The West Midlands bid to win £2 billion for public transport improvements by piloting a controversial road pricing scheme has been rejected by Ministers.
The Government has ordered the region to rethink its plan, saying the proposed timetable for introducing road charges is unacceptable.
Transport Minister Stephen Ladyman said there were serious doubts about the West Midlands plan and indicated it was unlikely the region would receive all the money it had asked for, even if the bid was successful.
But Dr Ladyman insisted a national road pricing scheme was likely to go ahead and warned that there simply was not enough room to build new roads. Instead, car use would need to be managed with congestion charges to lower demand, he said.
The Minister was speaking to The Birmingham Post after seven authorities including Birmingham, Coventry and the Black Country councils, submitted plans for a road pricing scheme in the West Midlands.
The Growth or Gridlock study commissioned by the councils and published last month suggested a range of options including charging motorists up to £5 a day.
In return, it called for the Government to provide £2 billion for public transport improvements, and predicted another £2 billion could be raised from the charges themselves.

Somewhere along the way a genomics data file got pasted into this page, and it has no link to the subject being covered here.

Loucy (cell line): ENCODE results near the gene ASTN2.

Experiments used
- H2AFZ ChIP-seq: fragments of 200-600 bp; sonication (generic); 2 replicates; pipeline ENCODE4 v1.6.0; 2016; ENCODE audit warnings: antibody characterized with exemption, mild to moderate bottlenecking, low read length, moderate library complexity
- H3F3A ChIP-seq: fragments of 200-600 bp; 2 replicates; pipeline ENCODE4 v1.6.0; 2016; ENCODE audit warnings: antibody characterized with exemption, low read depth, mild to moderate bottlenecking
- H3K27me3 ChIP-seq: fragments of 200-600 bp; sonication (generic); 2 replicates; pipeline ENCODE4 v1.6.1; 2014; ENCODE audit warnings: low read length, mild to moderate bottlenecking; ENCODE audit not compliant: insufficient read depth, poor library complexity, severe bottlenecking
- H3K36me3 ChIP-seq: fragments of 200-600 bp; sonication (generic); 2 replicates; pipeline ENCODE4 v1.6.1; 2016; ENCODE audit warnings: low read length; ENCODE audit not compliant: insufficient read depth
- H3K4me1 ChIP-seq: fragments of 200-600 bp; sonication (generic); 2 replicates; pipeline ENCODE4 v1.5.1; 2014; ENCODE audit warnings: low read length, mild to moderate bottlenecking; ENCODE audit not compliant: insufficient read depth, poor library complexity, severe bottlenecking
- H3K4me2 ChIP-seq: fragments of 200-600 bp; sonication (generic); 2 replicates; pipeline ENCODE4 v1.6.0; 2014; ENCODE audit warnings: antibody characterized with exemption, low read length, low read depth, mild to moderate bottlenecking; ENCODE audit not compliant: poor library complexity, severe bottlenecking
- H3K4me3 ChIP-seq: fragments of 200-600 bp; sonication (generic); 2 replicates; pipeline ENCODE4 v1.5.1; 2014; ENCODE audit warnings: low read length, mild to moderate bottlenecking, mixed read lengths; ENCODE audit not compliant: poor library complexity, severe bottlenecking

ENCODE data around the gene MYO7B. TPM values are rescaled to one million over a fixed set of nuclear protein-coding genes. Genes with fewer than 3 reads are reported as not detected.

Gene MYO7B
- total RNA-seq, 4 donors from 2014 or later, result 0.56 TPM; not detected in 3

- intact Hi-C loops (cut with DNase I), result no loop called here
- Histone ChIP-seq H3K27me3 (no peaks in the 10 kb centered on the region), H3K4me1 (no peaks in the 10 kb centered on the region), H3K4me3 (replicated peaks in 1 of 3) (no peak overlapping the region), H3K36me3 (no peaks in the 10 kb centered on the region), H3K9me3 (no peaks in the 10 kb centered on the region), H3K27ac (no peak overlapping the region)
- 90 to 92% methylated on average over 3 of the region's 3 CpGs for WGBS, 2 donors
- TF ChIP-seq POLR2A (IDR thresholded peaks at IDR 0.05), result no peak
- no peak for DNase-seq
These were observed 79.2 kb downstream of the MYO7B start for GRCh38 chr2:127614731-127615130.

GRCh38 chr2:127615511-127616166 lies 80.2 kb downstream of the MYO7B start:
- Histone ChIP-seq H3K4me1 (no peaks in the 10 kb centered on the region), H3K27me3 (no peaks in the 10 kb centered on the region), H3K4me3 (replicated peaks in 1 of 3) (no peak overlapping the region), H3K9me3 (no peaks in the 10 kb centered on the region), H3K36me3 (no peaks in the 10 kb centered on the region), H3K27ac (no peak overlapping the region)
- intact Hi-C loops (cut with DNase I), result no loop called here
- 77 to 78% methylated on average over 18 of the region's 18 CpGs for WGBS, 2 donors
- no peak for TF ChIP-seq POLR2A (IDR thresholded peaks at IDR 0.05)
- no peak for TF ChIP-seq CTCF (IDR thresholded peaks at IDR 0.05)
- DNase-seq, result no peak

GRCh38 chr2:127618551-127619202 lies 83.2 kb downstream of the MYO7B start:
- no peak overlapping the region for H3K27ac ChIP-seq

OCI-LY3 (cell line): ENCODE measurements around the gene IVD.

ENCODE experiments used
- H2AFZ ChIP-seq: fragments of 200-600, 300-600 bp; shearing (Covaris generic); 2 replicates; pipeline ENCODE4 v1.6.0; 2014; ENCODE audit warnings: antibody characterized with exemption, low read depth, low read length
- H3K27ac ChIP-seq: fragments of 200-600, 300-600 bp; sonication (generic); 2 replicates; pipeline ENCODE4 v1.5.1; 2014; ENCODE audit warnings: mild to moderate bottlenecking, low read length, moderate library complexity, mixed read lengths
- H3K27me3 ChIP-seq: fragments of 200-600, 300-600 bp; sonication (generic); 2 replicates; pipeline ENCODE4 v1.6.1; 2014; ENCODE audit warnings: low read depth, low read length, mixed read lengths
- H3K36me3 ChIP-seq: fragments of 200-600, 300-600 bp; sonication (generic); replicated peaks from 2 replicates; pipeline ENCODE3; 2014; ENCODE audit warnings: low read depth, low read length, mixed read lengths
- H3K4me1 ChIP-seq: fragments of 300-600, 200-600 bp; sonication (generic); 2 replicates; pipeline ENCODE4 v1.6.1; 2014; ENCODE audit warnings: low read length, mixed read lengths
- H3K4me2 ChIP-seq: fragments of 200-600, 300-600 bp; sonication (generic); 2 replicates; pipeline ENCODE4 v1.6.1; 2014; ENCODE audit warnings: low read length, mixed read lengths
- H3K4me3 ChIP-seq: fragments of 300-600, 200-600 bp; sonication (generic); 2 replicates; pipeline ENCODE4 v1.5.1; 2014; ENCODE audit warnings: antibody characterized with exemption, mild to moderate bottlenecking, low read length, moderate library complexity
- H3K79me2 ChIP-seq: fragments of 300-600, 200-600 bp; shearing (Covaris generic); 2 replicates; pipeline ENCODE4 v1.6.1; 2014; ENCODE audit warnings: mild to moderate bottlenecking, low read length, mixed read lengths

Greater Manchester authorities have also drawn rival proposals for piloting road pricing, in the hope of receiving the funding themselves.
The Government hopes to use a regional scheme to test out methods of charging motorists ready for a national launch in 2015.
But Dr Ladyman pointed out that the West Midland councils had proposed starting their local scheme in 2014 - leaving no time to test it thoroughly.
He said: "We have to come up with a coherent and logical way of testing road pricing, taking us to a national scheme.
"The West Midlands would be looking for a £2 billion boost in transport investment and they would introduce a scheme that would lead to road pricing [in the West Midlands] in 2014. But we are interested in going into a national road pricing scheme around 2015. So 2014 doesn't give us a lot of time.
"We have gone back to the West Midlands to ask if 2014 is as quickly as it can be done, because clearly it is going to have an impact on whether to go ahead with the West Midlands scheme or not."
He also cast doubt on the region's hopes for massive Government investment in public transport.
"They have suggested a £2 billion package. Well, a £2 billion package wouldn't leave a huge amount of money for other schemes."
A spokesman for the seven West Midlands authorities said: "We understand the Government is keen to push the congestion timetable along. The West Midlands shares this serious commitment to tackling congestion and that's why we have been the first region to kick off this vital public debate.
"What is clear is that doing nothing is not an option."